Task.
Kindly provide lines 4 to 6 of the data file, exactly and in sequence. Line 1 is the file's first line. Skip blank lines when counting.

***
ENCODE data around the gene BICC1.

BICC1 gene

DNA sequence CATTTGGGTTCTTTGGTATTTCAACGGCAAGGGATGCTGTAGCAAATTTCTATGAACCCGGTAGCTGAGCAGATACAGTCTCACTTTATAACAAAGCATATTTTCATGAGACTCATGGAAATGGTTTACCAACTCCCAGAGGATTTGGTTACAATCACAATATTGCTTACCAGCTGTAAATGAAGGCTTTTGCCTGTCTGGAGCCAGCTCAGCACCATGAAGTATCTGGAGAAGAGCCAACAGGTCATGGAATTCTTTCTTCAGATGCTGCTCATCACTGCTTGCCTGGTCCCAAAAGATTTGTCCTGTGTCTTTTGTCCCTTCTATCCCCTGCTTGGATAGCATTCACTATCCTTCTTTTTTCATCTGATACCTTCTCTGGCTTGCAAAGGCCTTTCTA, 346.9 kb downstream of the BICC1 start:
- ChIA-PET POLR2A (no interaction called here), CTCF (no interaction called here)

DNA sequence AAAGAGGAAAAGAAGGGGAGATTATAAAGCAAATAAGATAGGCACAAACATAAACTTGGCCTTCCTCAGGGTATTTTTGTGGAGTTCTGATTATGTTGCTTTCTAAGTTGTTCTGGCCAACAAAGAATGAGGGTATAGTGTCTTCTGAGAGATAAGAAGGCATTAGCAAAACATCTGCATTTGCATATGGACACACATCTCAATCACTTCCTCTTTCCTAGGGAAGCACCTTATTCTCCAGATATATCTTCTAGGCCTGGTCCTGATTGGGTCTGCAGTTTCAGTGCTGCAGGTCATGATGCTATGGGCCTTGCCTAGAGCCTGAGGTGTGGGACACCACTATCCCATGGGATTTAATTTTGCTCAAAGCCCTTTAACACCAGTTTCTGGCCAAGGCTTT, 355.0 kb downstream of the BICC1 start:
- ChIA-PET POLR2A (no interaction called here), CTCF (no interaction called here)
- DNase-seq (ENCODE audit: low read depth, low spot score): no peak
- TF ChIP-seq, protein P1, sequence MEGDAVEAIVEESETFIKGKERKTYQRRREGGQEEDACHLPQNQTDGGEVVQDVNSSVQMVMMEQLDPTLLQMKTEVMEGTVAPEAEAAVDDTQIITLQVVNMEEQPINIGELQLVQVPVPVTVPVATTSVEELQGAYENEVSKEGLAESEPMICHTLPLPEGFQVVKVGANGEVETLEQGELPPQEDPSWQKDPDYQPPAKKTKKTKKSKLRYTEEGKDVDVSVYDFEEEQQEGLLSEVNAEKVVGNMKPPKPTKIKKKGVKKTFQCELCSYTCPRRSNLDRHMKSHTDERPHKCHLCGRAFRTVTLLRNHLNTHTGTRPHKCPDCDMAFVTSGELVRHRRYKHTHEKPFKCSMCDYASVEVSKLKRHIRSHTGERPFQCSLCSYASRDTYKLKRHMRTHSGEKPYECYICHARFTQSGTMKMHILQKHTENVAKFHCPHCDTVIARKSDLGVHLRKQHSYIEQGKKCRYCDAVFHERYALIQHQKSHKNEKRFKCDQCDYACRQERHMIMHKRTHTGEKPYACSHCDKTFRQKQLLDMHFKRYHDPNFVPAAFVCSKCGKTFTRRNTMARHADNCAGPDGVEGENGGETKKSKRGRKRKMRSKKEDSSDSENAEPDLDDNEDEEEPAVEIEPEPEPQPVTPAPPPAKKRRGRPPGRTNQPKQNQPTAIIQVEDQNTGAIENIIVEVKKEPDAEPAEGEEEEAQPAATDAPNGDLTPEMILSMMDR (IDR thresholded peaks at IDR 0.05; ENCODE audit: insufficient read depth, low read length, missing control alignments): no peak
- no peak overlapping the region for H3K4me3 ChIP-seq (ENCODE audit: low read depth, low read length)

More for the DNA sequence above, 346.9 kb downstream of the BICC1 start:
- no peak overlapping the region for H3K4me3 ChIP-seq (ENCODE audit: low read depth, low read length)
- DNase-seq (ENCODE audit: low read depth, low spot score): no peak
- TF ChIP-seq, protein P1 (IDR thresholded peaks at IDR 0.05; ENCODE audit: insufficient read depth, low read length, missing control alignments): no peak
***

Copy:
- ChIA-PET POLR2A (no interaction called here), CTCF (no interaction called here)

DNA sequence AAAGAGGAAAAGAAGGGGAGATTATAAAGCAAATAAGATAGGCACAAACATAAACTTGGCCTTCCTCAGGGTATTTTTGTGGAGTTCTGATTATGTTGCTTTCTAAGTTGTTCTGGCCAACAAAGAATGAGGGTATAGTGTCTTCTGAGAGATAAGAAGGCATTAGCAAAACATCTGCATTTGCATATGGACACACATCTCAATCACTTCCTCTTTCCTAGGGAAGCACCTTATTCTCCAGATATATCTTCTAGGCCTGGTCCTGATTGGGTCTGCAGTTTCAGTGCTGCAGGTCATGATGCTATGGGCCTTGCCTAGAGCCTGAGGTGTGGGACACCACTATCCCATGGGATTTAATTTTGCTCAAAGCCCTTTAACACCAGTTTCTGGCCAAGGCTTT, 355.0 kb downstream of the BICC1 start:
- ChIA-PET POLR2A (no interaction called here), CTCF (no interaction called here)